Oral capsule of fecal transplant may be effective for C difficile infection

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<i>C difficile</i> is the most prevalent cause of health care-affiliated infectious diarrhea.
C difficile is the most prevalent cause of health care-affiliated infectious diarrhea.

Oral capsule fecal microbiota transplantation (FMT) was noninferior to colonoscopy in adults with recurrent Clostridium difficile infections (RCDI), according to a study published in JAMA.

Dina Kao, MD, of the Division of Gastroenterology, Department of Medicine, at the University of Alberta in Canada, and colleagues conducted a noninferiority, unblinded, randomized trial at 3 academic centers in Alberta to determine if the efficacy of oral capsule FMT was noninferior to colonoscopy delivery.

The authors monitored 116 patients for any signs of RCDI 12 weeks after FMT treatment (primary outcome) as well as any adverse experiences, changes to quality of life (QOL), and overall patient satisfaction (secondary outcomes). The median age was 58 years, 68% of patients were female, and 91% of all patients completed the trials.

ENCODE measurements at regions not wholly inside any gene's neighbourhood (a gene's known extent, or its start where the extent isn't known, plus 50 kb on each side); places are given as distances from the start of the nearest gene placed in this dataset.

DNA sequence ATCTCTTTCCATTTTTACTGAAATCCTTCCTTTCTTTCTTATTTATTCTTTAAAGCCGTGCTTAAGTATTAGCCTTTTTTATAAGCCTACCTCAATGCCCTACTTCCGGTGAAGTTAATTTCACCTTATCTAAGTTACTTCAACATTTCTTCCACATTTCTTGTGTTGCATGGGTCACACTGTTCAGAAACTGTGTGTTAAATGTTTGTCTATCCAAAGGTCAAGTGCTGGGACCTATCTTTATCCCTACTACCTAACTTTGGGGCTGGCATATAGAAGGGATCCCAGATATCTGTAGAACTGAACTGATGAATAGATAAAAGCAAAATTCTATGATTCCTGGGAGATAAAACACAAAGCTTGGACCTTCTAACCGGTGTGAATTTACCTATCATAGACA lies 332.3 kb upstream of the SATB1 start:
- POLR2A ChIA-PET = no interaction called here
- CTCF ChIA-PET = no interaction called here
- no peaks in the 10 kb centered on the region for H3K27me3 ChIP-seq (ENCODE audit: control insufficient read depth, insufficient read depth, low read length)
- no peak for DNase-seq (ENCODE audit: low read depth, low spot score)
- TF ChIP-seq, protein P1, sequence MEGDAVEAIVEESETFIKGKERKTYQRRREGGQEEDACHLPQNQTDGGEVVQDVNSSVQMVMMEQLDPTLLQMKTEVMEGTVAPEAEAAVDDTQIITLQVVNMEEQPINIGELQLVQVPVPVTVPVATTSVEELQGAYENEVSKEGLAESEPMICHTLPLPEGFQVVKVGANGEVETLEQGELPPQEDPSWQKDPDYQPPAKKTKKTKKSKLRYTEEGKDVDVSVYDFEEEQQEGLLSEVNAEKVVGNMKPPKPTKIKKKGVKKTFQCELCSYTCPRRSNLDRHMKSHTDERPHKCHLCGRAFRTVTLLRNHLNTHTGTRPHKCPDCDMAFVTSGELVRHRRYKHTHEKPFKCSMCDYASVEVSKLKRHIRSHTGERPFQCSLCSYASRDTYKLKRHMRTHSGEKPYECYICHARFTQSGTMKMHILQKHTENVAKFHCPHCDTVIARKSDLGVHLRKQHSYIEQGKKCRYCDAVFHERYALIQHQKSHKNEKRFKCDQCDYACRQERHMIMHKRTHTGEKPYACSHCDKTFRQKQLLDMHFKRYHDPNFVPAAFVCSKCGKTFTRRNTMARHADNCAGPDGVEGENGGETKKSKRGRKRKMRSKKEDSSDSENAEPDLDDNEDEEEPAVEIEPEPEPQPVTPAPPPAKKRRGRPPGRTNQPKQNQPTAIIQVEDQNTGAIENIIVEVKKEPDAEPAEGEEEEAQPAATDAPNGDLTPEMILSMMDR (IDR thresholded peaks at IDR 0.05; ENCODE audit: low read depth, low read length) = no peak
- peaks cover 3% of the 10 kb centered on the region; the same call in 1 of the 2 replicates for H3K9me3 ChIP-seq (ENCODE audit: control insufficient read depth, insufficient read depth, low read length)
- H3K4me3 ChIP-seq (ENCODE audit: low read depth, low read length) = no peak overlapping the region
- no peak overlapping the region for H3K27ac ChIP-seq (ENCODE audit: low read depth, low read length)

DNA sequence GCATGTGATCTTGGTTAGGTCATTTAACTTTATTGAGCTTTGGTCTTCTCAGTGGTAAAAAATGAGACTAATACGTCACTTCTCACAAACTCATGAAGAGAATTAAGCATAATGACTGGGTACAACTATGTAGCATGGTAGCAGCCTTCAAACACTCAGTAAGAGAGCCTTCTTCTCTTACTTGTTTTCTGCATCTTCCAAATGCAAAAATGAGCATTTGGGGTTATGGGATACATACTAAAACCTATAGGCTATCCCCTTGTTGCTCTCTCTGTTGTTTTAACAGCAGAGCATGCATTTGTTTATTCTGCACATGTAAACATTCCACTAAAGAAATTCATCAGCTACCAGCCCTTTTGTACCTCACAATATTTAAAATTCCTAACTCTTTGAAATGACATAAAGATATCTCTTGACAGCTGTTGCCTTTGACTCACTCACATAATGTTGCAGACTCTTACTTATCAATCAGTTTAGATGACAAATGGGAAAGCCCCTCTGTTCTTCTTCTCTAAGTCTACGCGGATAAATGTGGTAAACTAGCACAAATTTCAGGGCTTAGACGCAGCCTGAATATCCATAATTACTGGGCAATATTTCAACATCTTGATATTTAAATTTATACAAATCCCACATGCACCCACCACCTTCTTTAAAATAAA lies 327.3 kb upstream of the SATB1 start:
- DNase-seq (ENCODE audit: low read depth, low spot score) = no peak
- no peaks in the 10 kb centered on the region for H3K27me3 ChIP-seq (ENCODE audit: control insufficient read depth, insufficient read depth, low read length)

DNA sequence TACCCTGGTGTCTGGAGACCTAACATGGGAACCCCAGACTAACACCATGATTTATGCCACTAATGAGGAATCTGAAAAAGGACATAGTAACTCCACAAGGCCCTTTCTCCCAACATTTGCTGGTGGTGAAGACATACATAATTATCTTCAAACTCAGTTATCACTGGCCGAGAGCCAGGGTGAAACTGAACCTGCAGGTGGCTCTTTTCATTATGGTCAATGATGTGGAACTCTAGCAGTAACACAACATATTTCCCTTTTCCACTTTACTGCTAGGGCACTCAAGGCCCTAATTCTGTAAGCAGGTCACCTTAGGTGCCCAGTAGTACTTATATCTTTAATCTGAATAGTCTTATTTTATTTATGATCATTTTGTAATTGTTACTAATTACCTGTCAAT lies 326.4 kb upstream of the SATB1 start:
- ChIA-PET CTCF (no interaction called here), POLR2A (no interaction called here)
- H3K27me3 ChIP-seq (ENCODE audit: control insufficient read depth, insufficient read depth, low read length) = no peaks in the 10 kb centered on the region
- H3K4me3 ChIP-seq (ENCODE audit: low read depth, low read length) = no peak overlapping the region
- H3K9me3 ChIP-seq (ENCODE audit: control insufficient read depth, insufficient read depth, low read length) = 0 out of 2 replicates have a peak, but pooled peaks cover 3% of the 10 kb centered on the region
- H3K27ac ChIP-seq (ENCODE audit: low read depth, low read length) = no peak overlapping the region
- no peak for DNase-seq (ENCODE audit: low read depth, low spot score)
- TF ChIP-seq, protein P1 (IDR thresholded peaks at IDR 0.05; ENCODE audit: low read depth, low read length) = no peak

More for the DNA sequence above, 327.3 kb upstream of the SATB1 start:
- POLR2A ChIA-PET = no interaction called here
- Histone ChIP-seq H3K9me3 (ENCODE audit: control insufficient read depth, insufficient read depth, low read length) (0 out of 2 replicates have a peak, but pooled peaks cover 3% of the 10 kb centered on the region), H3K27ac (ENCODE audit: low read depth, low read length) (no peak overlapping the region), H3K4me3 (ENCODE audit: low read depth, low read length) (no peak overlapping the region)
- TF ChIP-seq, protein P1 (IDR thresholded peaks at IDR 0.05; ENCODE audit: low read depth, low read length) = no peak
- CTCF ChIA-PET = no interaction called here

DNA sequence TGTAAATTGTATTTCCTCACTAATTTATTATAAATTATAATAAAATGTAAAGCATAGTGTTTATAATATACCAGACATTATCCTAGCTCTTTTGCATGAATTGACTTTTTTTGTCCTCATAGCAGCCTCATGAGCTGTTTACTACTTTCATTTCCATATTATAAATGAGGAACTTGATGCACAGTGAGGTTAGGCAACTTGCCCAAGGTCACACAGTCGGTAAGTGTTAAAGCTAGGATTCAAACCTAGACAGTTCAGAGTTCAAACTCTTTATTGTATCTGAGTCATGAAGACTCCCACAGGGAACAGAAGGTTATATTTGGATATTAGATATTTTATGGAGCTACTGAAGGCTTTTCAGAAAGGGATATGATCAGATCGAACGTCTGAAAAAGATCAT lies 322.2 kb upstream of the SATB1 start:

Patients in both the oral capsule (n=57) and colonoscopy (n=59) groups had a 96.2% success rate after the week 12 follow-up. Rate difference between the two groups was 0%, indicating that the oral capsule was noninferior to colonoscopy delivery. In a follow-up sensitivity analysis, there was an 89.5% success rate (capsule group) and 96.6% success rate (colonoscopy group). In this test there was a -7.1% rate difference, confirming the noninferiority of the oral capsules.

QOL was assessed for only 103 patients but significantly increased after FMT treatment in both groups. In the preference and satisfaction secondary outcomes, 79% of patients stated that experienced unpleasantness was less than or equal to expected, and 97% said they would repeat their assigned method if needed. Of the participants who received the oral capsules, a significant majority (66%) reported that their experience was “not at all unpleasant.”

No infectious complications pertaining to FMT were observed in any of the patients.  Minor adversities were noted in 12.5% of colonoscopy group patients and in 5.4% of the oral capsule group patients.

The noninferiority of the oral capsule can be beneficial in future pursuits for less invasive, economic procedures that are beneficial to patients, according to the researchers.

“Observing similar microbial composition in colonoscopy- and capsule-administered FMT supports the position that microbes alone can restore integrity to the intestinal ecosystem,” the authors commented.

Reference

Kao D, Roach B, Silva M, et al.  Effect of oral capsule– vs colonoscopy-delivered fecal microbiota transplantation on recurrent Clostridium difficile infection: a randomized clinical trial. JAMA. 2017 Nov 28. doi:10.1001/jama.2017.17077

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